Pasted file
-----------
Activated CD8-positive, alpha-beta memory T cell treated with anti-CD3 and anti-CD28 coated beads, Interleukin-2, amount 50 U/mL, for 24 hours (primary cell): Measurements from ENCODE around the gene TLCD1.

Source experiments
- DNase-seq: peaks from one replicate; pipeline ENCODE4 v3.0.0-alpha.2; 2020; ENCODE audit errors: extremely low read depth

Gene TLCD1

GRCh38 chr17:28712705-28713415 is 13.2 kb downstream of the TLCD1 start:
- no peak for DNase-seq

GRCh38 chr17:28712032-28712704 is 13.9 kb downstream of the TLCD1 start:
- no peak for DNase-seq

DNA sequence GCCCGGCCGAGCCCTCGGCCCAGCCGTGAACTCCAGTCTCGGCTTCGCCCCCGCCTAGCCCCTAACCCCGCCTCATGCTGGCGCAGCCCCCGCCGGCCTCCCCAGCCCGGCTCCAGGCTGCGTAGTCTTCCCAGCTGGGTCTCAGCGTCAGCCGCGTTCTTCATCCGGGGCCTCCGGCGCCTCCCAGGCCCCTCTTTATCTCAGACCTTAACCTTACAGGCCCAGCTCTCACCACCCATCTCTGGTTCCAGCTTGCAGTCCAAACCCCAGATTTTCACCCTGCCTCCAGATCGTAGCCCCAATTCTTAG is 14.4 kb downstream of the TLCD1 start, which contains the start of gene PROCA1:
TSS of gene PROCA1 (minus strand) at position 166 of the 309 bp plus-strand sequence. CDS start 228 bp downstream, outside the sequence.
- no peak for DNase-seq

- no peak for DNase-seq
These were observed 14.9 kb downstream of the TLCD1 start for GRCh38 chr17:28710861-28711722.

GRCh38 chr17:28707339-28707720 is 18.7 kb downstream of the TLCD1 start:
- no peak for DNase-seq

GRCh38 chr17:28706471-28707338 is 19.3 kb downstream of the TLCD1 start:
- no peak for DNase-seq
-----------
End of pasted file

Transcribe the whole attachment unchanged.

Activated CD8-positive, alpha-beta memory T cell treated with anti-CD3 and anti-CD28 coated beads, Interleukin-2, amount 50 U/mL, for 24 hours (primary cell): Measurements from ENCODE around the gene TLCD1.

Source experiments
- DNase-seq: peaks from one replicate; pipeline ENCODE4 v3.0.0-alpha.2; 2020; ENCODE audit errors: extremely low read depth

Gene TLCD1

GRCh38 chr17:28712705-28713415 is 13.2 kb downstream of the TLCD1 start:
- no peak for DNase-seq

GRCh38 chr17:28712032-28712704 is 13.9 kb downstream of the TLCD1 start:
- no peak for DNase-seq

DNA sequence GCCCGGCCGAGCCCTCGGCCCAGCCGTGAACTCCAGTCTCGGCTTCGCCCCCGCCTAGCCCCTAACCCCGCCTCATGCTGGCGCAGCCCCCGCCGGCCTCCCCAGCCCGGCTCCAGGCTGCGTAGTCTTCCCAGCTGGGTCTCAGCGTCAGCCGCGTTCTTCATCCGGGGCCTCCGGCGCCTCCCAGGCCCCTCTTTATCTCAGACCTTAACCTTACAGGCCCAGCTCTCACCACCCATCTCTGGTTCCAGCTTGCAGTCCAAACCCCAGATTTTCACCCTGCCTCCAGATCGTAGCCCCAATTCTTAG is 14.4 kb downstream of the TLCD1 start, which contains the start of gene PROCA1:
TSS of gene PROCA1 (minus strand) at position 166 of the 309 bp plus-strand sequence. CDS start 228 bp downstream, outside the sequence.
- no peak for DNase-seq

- no peak for DNase-seq
These were observed 14.9 kb downstream of the TLCD1 start for GRCh38 chr17:28710861-28711722.

GRCh38 chr17:28707339-28707720 is 18.7 kb downstream of the TLCD1 start:
- no peak for DNase-seq

GRCh38 chr17:28706471-28707338 is 19.3 kb downstream of the TLCD1 start:
- no peak for DNase-seq